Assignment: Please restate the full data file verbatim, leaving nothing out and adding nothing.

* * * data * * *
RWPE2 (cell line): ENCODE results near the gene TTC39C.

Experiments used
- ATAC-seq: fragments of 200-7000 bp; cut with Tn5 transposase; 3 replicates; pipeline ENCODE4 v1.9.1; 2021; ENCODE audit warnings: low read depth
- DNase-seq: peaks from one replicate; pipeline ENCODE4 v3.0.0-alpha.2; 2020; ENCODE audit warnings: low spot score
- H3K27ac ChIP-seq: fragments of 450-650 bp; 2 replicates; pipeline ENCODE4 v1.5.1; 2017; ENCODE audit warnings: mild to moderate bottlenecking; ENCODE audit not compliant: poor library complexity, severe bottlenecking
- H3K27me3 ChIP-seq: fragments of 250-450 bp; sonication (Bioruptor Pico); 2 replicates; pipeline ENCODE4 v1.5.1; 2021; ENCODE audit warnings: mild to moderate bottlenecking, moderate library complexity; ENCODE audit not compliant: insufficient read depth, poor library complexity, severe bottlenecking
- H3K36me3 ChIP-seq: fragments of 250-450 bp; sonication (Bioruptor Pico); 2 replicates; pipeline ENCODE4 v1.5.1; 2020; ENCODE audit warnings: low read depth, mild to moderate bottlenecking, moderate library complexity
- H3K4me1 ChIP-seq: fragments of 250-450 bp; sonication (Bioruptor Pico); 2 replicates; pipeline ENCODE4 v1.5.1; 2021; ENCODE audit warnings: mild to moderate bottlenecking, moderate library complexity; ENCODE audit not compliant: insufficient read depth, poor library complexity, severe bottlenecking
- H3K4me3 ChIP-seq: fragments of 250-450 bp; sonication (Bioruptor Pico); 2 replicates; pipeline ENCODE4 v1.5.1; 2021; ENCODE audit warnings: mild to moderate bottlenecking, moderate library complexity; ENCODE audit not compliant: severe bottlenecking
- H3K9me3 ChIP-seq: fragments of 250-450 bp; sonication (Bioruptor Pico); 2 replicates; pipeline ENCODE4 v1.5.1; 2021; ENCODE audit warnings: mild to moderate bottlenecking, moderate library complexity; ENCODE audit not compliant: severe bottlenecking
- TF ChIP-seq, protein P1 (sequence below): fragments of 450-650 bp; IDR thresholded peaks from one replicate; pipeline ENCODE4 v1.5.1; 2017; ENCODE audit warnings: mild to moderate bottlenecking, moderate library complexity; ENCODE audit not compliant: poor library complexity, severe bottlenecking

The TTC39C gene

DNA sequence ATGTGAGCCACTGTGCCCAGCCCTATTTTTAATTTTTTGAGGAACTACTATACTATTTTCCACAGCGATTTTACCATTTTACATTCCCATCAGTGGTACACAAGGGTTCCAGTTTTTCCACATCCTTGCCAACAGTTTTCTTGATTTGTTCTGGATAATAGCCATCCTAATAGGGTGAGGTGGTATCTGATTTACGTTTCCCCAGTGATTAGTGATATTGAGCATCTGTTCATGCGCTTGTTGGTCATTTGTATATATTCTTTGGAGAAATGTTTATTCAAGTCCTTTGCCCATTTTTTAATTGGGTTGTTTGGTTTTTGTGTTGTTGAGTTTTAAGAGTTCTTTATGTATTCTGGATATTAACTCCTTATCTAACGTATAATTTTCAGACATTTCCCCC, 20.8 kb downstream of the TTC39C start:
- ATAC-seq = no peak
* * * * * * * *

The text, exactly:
RWPE2 (cell line): ENCODE results near the gene TTC39C.

Experiments used
- ATAC-seq: fragments of 200-7000 bp; cut with Tn5 transposase; 3 replicates; pipeline ENCODE4 v1.9.1; 2021; ENCODE audit warnings: low read depth
- DNase-seq: peaks from one replicate; pipeline ENCODE4 v3.0.0-alpha.2; 2020; ENCODE audit warnings: low spot score
- H3K27ac ChIP-seq: fragments of 450-650 bp; 2 replicates; pipeline ENCODE4 v1.5.1; 2017; ENCODE audit warnings: mild to moderate bottlenecking; ENCODE audit not compliant: poor library complexity, severe bottlenecking
- H3K27me3 ChIP-seq: fragments of 250-450 bp; sonication (Bioruptor Pico); 2 replicates; pipeline ENCODE4 v1.5.1; 2021; ENCODE audit warnings: mild to moderate bottlenecking, moderate library complexity; ENCODE audit not compliant: insufficient read depth, poor library complexity, severe bottlenecking
- H3K36me3 ChIP-seq: fragments of 250-450 bp; sonication (Bioruptor Pico); 2 replicates; pipeline ENCODE4 v1.5.1; 2020; ENCODE audit warnings: low read depth, mild to moderate bottlenecking, moderate library complexity
- H3K4me1 ChIP-seq: fragments of 250-450 bp; sonication (Bioruptor Pico); 2 replicates; pipeline ENCODE4 v1.5.1; 2021; ENCODE audit warnings: mild to moderate bottlenecking, moderate library complexity; ENCODE audit not compliant: insufficient read depth, poor library complexity, severe bottlenecking
- H3K4me3 ChIP-seq: fragments of 250-450 bp; sonication (Bioruptor Pico); 2 replicates; pipeline ENCODE4 v1.5.1; 2021; ENCODE audit warnings: mild to moderate bottlenecking, moderate library complexity; ENCODE audit not compliant: severe bottlenecking
- H3K9me3 ChIP-seq: fragments of 250-450 bp; sonication (Bioruptor Pico); 2 replicates; pipeline ENCODE4 v1.5.1; 2021; ENCODE audit warnings: mild to moderate bottlenecking, moderate library complexity; ENCODE audit not compliant: severe bottlenecking
- TF ChIP-seq, protein P1 (sequence below): fragments of 450-650 bp; IDR thresholded peaks from one replicate; pipeline ENCODE4 v1.5.1; 2017; ENCODE audit warnings: mild to moderate bottlenecking, moderate library complexity; ENCODE audit not compliant: poor library complexity, severe bottlenecking

The TTC39C gene

DNA sequence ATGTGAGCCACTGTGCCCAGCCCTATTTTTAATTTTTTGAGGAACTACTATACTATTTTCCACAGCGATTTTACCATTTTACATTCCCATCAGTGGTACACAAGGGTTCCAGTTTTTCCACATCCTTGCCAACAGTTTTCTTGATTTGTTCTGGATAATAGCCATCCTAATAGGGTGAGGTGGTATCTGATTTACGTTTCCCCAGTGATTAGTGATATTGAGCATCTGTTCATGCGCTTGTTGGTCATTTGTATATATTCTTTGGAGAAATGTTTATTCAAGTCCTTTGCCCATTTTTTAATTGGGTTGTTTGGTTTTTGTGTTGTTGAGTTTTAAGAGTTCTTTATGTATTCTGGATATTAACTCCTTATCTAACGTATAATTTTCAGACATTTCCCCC, 20.8 kb downstream of the TTC39C start:
- ATAC-seq = no peak